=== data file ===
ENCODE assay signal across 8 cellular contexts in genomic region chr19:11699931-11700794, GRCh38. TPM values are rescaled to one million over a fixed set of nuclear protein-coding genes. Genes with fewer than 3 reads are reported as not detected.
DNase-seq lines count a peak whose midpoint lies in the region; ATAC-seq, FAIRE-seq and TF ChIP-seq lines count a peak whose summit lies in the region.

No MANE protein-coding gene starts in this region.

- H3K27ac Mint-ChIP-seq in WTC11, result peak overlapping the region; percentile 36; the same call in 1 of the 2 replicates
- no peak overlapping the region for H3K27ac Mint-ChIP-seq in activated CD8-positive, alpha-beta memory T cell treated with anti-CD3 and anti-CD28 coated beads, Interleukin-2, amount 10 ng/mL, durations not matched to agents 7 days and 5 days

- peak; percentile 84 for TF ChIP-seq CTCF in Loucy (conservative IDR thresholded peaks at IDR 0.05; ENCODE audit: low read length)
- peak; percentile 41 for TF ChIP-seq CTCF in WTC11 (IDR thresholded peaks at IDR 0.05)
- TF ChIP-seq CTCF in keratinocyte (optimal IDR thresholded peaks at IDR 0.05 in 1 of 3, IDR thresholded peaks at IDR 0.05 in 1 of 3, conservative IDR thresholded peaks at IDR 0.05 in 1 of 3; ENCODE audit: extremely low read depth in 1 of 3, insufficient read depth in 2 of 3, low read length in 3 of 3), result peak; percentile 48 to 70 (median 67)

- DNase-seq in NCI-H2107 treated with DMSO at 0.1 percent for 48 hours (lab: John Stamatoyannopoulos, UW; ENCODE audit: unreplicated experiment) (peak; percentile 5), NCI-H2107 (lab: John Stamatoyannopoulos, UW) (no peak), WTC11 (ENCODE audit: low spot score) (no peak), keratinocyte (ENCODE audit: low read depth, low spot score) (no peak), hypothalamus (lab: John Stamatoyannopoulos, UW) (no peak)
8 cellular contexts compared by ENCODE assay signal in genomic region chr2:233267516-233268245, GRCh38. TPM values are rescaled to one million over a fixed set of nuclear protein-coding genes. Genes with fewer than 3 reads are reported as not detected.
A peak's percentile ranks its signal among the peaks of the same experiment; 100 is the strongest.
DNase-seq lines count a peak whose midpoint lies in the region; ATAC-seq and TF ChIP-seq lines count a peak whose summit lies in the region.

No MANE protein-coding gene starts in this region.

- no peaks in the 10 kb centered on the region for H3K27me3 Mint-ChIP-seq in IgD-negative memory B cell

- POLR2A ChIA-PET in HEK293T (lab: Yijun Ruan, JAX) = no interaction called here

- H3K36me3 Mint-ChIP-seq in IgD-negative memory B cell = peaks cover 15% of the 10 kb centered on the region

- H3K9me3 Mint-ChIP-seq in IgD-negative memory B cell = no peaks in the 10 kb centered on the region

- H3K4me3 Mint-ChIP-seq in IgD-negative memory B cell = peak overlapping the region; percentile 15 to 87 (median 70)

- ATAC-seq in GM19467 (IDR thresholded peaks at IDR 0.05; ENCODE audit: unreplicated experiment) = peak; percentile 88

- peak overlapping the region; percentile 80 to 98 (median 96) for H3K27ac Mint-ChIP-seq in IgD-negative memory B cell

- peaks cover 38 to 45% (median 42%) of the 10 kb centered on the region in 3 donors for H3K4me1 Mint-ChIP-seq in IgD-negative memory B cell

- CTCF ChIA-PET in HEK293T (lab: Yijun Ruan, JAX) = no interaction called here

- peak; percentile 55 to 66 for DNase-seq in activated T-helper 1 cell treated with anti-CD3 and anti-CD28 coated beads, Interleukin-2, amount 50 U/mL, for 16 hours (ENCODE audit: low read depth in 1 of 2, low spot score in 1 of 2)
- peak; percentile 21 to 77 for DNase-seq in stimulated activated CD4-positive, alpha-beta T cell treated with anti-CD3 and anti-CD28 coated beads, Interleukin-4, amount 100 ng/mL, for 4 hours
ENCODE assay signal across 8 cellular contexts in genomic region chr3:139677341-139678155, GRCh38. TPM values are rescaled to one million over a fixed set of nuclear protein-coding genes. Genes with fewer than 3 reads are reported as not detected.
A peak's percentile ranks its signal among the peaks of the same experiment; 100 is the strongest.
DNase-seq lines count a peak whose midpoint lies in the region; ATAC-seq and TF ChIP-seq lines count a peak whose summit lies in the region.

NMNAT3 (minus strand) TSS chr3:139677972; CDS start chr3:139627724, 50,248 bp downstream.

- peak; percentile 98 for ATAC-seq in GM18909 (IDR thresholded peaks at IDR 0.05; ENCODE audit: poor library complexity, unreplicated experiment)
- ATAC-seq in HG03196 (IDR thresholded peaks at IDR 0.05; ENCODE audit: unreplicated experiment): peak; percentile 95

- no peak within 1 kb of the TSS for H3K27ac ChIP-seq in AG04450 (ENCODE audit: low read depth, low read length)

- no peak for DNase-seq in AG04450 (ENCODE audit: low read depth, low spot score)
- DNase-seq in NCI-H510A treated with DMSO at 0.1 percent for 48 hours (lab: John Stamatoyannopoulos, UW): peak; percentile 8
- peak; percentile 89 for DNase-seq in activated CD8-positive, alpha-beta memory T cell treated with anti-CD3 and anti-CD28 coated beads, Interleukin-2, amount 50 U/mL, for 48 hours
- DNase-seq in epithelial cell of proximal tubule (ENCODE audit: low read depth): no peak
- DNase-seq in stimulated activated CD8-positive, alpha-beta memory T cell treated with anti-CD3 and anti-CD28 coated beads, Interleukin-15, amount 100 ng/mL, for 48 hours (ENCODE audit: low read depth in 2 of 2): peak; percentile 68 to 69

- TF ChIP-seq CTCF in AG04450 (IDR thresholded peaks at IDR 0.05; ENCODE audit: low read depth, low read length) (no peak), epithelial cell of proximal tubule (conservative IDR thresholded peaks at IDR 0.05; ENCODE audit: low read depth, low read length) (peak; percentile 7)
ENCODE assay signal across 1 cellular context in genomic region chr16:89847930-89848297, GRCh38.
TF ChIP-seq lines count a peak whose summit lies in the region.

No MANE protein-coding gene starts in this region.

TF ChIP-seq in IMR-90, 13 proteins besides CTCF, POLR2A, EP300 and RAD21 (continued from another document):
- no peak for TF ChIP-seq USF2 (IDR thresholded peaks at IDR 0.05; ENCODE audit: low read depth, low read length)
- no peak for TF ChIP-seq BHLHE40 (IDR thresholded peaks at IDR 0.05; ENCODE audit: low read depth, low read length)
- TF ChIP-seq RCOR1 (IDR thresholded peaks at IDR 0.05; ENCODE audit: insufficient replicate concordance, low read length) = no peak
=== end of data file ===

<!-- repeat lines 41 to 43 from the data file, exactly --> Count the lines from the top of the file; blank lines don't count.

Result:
TF ChIP-seq in IMR-90, 13 proteins besides CTCF, POLR2A, EP300 and RAD21 (continued from another document):
- no peak for TF ChIP-seq USF2 (IDR thresholded peaks at IDR 0.05; ENCODE audit: low read depth, low read length)
- no peak for TF ChIP-seq BHLHE40 (IDR thresholded peaks at IDR 0.05; ENCODE audit: low read depth, low read length)